1808 Feb. 3
to Mrs. (Elizabeth Seton)
New York, New York
Her letter of Jan. 12 did not arrive "til last night." Its New York postmark is of Jan. 26. Had it arrived sooner he would have answered it immediately. Father (J.S. Tisserant reports himself well in his last letter, of October 8. In his letters dated July, August, and September, he says he intends to return in spring. But Cheverus has faint hopes of seeing him unless the United States remains at peace and the war continues in Europe. This will make Tisserant's position in England unpleasant and prevent his visiting his sisters in Germany as he intended in case of a general peace. Tisserant speaks of her and her sister in all of his letters. Had Cheverus known she had not heard from Tisserant in so long, he would have written that news sooner. If he hears anything definite about tisserant's return he will write immediately. He has a letter from Mr. (Patrigio) (Fili(c)chi), dated Leghorn, Oct. 3. Since receiving it Jan. 20 he has intended to write her. He asks her pardon and quotes her "Brother's" words: that Mrs. Seton, writing July 1, says she has received news of him through the children. The distance and Precariousness of the mails makes him disinclined to address his friends. He sent his last letter in June to his sister, Mrs. Seton at New York. He asks Cheverus to write her for him. Cheverus will write Filicchi when the opportunity arises. Both he and Father (Francis A.) Matignon give their compliments to her and her children. Matignon has rheumatism. He himself is in good health. He prays God to preserve her children till they enter the Church. He hopes, but doubts, that he will see the day. When she sees him "one of the heroes of her evening stories will shrink into a little ordinary man." He is glad her Pastor is her friend and advisor.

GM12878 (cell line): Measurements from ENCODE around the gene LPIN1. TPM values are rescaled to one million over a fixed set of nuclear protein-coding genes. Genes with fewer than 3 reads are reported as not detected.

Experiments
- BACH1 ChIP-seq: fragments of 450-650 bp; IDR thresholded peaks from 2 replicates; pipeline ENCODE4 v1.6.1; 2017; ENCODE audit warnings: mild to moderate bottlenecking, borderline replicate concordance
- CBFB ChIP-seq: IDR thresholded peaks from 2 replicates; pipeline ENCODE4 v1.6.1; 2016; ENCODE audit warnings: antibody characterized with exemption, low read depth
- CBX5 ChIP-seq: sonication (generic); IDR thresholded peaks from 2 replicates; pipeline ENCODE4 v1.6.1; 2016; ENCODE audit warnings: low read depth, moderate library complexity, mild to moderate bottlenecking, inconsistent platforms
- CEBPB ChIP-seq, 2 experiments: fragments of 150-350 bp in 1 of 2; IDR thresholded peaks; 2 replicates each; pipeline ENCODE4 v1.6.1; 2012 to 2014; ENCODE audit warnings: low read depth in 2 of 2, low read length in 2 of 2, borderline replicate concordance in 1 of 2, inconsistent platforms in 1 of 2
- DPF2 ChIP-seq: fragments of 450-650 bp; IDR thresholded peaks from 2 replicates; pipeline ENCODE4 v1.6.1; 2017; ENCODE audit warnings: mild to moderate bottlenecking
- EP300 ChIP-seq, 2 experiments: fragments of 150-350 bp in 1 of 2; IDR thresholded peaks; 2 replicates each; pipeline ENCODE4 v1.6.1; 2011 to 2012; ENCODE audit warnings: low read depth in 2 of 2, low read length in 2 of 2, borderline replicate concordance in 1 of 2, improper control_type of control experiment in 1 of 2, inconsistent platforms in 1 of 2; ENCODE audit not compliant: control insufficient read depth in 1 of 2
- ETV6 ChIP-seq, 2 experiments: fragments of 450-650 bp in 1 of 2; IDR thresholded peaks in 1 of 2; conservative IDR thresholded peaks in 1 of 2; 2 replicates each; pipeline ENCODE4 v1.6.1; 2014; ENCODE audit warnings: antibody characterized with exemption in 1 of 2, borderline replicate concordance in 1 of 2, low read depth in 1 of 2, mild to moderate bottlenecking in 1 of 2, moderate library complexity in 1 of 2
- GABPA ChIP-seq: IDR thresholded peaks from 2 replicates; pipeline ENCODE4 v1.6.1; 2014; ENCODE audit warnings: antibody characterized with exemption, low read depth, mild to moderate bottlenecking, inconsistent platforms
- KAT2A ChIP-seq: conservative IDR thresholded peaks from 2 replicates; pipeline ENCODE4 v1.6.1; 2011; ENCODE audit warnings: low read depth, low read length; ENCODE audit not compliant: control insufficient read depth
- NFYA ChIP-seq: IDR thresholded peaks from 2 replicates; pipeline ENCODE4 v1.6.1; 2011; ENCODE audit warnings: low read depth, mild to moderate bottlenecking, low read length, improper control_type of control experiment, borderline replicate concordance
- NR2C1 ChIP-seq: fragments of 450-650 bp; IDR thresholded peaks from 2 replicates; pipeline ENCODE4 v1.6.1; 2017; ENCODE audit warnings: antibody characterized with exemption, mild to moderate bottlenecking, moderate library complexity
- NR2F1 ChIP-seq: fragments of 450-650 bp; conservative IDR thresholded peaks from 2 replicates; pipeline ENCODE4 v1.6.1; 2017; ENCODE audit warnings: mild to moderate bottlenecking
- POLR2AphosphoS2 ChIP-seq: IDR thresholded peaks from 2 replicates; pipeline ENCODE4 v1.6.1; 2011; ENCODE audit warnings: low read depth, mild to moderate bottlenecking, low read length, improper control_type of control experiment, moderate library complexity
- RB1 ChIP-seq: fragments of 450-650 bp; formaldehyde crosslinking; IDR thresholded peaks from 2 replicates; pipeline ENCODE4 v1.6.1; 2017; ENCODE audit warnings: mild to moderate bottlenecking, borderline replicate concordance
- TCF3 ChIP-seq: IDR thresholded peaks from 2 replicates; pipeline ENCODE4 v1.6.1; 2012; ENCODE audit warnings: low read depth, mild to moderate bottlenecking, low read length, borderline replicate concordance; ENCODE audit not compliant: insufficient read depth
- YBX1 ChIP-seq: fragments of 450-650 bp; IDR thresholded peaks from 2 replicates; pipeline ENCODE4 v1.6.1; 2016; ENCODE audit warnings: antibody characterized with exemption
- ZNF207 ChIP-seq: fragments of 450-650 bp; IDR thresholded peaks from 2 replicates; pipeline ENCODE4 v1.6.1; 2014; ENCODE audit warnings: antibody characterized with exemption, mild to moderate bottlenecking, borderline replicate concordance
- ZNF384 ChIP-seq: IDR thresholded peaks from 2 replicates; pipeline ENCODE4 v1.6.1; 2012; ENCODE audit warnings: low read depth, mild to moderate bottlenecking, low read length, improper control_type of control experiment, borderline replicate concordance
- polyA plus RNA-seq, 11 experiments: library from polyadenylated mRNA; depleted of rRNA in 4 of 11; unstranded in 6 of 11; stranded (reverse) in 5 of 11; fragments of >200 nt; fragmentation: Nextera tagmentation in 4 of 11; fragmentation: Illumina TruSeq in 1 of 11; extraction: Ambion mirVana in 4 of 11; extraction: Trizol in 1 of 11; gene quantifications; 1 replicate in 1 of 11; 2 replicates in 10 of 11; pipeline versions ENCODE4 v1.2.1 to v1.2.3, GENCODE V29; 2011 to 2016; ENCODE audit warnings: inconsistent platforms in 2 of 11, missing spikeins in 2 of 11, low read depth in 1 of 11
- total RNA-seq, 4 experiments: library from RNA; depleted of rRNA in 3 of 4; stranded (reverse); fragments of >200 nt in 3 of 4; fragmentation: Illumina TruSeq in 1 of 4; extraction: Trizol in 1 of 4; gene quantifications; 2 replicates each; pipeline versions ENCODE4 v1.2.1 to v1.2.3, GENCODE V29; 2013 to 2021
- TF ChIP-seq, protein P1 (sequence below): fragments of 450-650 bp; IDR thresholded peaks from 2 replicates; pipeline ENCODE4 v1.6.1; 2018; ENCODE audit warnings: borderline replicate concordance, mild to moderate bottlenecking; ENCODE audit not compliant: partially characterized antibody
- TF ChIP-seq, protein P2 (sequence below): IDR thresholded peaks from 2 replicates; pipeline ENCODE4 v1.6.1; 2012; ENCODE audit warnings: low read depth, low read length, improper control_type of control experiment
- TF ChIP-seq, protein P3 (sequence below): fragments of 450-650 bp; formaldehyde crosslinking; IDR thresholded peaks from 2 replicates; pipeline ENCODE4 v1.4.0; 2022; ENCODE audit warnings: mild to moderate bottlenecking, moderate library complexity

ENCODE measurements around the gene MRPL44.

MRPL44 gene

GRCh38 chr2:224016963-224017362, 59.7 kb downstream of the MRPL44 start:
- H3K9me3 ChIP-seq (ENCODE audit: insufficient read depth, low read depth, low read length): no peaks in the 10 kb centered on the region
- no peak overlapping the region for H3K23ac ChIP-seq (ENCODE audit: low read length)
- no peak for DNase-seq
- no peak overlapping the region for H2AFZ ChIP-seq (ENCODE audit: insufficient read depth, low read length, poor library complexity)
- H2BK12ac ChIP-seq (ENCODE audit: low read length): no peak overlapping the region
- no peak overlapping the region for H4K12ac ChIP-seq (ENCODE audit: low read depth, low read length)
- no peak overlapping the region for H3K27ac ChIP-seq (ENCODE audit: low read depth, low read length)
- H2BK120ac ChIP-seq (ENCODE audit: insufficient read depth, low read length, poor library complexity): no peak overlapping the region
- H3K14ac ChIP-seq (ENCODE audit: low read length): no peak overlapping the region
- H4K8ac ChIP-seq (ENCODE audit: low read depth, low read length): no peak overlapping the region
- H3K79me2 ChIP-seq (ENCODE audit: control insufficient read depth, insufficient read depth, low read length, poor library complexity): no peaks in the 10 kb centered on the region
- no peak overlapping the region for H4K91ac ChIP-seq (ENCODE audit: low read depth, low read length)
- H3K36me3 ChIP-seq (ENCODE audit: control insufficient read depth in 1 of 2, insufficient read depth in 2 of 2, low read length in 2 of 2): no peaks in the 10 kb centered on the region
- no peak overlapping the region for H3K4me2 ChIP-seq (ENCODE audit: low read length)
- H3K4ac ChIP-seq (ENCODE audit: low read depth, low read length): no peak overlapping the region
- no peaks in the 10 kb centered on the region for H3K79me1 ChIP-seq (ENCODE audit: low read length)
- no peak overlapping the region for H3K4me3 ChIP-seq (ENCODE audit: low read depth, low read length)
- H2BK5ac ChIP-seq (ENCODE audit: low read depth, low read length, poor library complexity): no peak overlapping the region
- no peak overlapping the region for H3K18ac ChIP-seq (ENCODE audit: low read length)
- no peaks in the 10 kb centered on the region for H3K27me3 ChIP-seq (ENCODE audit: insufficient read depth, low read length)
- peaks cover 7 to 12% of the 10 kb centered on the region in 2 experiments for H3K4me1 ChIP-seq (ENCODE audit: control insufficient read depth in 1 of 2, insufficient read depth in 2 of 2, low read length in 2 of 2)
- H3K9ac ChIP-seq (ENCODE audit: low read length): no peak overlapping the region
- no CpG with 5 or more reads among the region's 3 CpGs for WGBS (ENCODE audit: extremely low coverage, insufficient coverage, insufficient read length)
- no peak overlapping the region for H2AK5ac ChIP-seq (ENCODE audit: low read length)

P.S. She is to give Mr. Morris and her sister his compliments.
II-1-a A.L.S. 3pp. royal 8vo.
1808 May 2
Du Bourg, Father W(illiam)
to Mrs. Elizabeth Seton
N(ew) York, (New York)
He has just written "at large" to their Bostonian friends submitting to them "the scheme" which engrosses him. Should they approve, he wants Mrs. Seton to come "hither" in two or three months to rent a new-built house which suits all his and her ideas "at least during the first year." This would give Mrs. Seton sufficient time to reflect on the propriety of the building, the spot, and the plan. He and his girls wait for her arrival.
(Side notes): The rent would be about $250 (sic) per annum.
P.S. He asks her to give his respects to the Fathers (Louis) Sibourd, and (John) Byrne and to the Alomys family." ("Presented by Rt. Rev. Mg. Seton."
II-1-a A.L.S. 1pp. 8vo.